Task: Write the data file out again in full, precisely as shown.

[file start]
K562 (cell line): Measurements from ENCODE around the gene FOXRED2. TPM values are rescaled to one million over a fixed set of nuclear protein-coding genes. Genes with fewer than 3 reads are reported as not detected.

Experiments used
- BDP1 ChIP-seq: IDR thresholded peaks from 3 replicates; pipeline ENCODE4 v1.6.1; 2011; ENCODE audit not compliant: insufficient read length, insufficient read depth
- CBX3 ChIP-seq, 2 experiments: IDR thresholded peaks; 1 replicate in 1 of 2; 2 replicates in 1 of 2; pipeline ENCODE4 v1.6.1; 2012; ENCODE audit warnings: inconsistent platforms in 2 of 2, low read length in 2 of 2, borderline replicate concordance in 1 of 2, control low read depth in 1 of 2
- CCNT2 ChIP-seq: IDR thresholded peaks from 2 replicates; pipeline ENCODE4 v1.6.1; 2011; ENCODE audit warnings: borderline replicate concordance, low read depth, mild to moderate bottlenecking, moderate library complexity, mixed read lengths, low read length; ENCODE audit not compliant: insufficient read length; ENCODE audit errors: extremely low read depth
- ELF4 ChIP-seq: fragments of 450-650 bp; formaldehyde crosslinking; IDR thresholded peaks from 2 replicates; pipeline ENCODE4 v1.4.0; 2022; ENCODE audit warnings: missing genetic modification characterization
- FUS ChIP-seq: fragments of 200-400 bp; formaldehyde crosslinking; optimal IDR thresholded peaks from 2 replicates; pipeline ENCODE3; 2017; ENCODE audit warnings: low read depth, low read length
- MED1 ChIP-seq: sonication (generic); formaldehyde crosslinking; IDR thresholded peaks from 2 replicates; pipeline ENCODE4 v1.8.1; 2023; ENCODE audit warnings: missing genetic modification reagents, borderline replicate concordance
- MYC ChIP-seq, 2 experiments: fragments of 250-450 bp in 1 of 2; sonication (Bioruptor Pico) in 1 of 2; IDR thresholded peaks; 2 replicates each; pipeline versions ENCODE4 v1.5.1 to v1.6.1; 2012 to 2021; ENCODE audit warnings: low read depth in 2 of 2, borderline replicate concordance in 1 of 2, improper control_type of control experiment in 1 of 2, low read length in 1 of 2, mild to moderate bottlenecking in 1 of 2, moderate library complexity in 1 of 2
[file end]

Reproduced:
K562 (cell line): Measurements from ENCODE around the gene FOXRED2. TPM values are rescaled to one million over a fixed set of nuclear protein-coding genes. Genes with fewer than 3 reads are reported as not detected.

Experiments used
- BDP1 ChIP-seq: IDR thresholded peaks from 3 replicates; pipeline ENCODE4 v1.6.1; 2011; ENCODE audit not compliant: insufficient read length, insufficient read depth
- CBX3 ChIP-seq, 2 experiments: IDR thresholded peaks; 1 replicate in 1 of 2; 2 replicates in 1 of 2; pipeline ENCODE4 v1.6.1; 2012; ENCODE audit warnings: inconsistent platforms in 2 of 2, low read length in 2 of 2, borderline replicate concordance in 1 of 2, control low read depth in 1 of 2
- CCNT2 ChIP-seq: IDR thresholded peaks from 2 replicates; pipeline ENCODE4 v1.6.1; 2011; ENCODE audit warnings: borderline replicate concordance, low read depth, mild to moderate bottlenecking, moderate library complexity, mixed read lengths, low read length; ENCODE audit not compliant: insufficient read length; ENCODE audit errors: extremely low read depth
- ELF4 ChIP-seq: fragments of 450-650 bp; formaldehyde crosslinking; IDR thresholded peaks from 2 replicates; pipeline ENCODE4 v1.4.0; 2022; ENCODE audit warnings: missing genetic modification characterization
- FUS ChIP-seq: fragments of 200-400 bp; formaldehyde crosslinking; optimal IDR thresholded peaks from 2 replicates; pipeline ENCODE3; 2017; ENCODE audit warnings: low read depth, low read length
- MED1 ChIP-seq: sonication (generic); formaldehyde crosslinking; IDR thresholded peaks from 2 replicates; pipeline ENCODE4 v1.8.1; 2023; ENCODE audit warnings: missing genetic modification reagents, borderline replicate concordance
- MYC ChIP-seq, 2 experiments: fragments of 250-450 bp in 1 of 2; sonication (Bioruptor Pico) in 1 of 2; IDR thresholded peaks; 2 replicates each; pipeline versions ENCODE4 v1.5.1 to v1.6.1; 2012 to 2021; ENCODE audit warnings: low read depth in 2 of 2, borderline replicate concordance in 1 of 2, improper control_type of control experiment in 1 of 2, low read length in 1 of 2, mild to moderate bottlenecking in 1 of 2, moderate library complexity in 1 of 2